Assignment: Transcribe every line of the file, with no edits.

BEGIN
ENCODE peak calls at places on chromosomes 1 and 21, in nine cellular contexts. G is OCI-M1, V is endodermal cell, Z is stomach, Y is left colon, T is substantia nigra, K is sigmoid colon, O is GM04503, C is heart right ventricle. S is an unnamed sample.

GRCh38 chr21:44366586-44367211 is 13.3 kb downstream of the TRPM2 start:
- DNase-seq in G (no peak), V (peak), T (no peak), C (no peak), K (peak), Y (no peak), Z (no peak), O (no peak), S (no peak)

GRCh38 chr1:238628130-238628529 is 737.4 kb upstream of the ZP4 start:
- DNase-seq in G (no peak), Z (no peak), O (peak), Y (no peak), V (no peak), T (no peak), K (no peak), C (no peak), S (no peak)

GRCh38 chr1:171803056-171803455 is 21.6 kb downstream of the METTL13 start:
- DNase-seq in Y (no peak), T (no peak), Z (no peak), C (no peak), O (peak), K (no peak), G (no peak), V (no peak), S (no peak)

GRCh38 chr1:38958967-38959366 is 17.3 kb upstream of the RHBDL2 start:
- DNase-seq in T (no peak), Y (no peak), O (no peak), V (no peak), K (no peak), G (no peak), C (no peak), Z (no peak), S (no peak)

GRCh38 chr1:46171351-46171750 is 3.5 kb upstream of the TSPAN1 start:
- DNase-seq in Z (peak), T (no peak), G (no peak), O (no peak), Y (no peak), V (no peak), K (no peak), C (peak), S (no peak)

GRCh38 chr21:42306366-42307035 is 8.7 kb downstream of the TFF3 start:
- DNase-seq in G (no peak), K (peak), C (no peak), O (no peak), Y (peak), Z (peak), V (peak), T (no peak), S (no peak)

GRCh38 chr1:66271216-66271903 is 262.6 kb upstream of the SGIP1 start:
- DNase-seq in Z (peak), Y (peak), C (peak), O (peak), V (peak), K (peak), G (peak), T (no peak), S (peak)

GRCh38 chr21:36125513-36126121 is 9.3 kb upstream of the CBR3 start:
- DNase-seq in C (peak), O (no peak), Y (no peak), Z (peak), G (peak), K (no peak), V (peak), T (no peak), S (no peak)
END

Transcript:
ENCODE peak calls at places on chromosomes 1 and 21, in nine cellular contexts. G is OCI-M1, V is endodermal cell, Z is stomach, Y is left colon, T is substantia nigra, K is sigmoid colon, O is GM04503, C is heart right ventricle. S is an unnamed sample.

GRCh38 chr21:44366586-44367211 is 13.3 kb downstream of the TRPM2 start:
- DNase-seq in G (no peak), V (peak), T (no peak), C (no peak), K (peak), Y (no peak), Z (no peak), O (no peak), S (no peak)

GRCh38 chr1:238628130-238628529 is 737.4 kb upstream of the ZP4 start:
- DNase-seq in G (no peak), Z (no peak), O (peak), Y (no peak), V (no peak), T (no peak), K (no peak), C (no peak), S (no peak)

GRCh38 chr1:171803056-171803455 is 21.6 kb downstream of the METTL13 start:
- DNase-seq in Y (no peak), T (no peak), Z (no peak), C (no peak), O (peak), K (no peak), G (no peak), V (no peak), S (no peak)

GRCh38 chr1:38958967-38959366 is 17.3 kb upstream of the RHBDL2 start:
- DNase-seq in T (no peak), Y (no peak), O (no peak), V (no peak), K (no peak), G (no peak), C (no peak), Z (no peak), S (no peak)

GRCh38 chr1:46171351-46171750 is 3.5 kb upstream of the TSPAN1 start:
- DNase-seq in Z (peak), T (no peak), G (no peak), O (no peak), Y (no peak), V (no peak), K (no peak), C (peak), S (no peak)

GRCh38 chr21:42306366-42307035 is 8.7 kb downstream of the TFF3 start:
- DNase-seq in G (no peak), K (peak), C (no peak), O (no peak), Y (peak), Z (peak), V (peak), T (no peak), S (no peak)

GRCh38 chr1:66271216-66271903 is 262.6 kb upstream of the SGIP1 start:
- DNase-seq in Z (peak), Y (peak), C (peak), O (peak), V (peak), K (peak), G (peak), T (no peak), S (peak)

GRCh38 chr21:36125513-36126121 is 9.3 kb upstream of the CBR3 start:
- DNase-seq in C (peak), O (no peak), Y (no peak), Z (peak), G (peak), K (no peak), V (peak), T (no peak), S (no peak)